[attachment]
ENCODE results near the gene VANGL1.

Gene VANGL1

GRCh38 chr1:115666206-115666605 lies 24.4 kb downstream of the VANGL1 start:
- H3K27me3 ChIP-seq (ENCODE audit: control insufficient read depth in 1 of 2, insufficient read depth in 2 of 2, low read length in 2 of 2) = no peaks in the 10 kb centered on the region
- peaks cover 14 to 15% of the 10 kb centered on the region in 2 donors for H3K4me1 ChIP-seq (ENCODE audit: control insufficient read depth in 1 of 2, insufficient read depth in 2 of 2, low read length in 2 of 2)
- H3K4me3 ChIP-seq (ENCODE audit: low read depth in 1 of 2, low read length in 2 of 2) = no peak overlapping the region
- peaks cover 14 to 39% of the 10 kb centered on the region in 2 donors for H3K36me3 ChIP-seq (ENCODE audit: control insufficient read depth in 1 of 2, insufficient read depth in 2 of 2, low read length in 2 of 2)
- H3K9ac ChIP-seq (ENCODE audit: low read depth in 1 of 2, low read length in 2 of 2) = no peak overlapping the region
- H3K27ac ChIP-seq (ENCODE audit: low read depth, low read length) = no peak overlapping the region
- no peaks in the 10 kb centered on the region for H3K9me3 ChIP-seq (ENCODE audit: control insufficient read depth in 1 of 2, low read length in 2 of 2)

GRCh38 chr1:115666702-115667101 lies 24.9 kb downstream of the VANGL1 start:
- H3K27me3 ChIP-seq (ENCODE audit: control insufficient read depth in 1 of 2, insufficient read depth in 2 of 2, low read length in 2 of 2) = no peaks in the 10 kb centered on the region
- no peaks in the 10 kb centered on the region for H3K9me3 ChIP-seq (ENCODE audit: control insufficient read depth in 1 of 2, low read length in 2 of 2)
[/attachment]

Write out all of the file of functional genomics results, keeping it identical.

ENCODE results near the gene VANGL1.

Gene VANGL1

GRCh38 chr1:115666206-115666605 lies 24.4 kb downstream of the VANGL1 start:
- H3K27me3 ChIP-seq (ENCODE audit: control insufficient read depth in 1 of 2, insufficient read depth in 2 of 2, low read length in 2 of 2) = no peaks in the 10 kb centered on the region
- peaks cover 14 to 15% of the 10 kb centered on the region in 2 donors for H3K4me1 ChIP-seq (ENCODE audit: control insufficient read depth in 1 of 2, insufficient read depth in 2 of 2, low read length in 2 of 2)
- H3K4me3 ChIP-seq (ENCODE audit: low read depth in 1 of 2, low read length in 2 of 2) = no peak overlapping the region
- peaks cover 14 to 39% of the 10 kb centered on the region in 2 donors for H3K36me3 ChIP-seq (ENCODE audit: control insufficient read depth in 1 of 2, insufficient read depth in 2 of 2, low read length in 2 of 2)
- H3K9ac ChIP-seq (ENCODE audit: low read depth in 1 of 2, low read length in 2 of 2) = no peak overlapping the region
- H3K27ac ChIP-seq (ENCODE audit: low read depth, low read length) = no peak overlapping the region
- no peaks in the 10 kb centered on the region for H3K9me3 ChIP-seq (ENCODE audit: control insufficient read depth in 1 of 2, low read length in 2 of 2)

GRCh38 chr1:115666702-115667101 lies 24.9 kb downstream of the VANGL1 start:
- H3K27me3 ChIP-seq (ENCODE audit: control insufficient read depth in 1 of 2, insufficient read depth in 2 of 2, low read length in 2 of 2) = no peaks in the 10 kb centered on the region
- no peaks in the 10 kb centered on the region for H3K9me3 ChIP-seq (ENCODE audit: control insufficient read depth in 1 of 2, low read length in 2 of 2)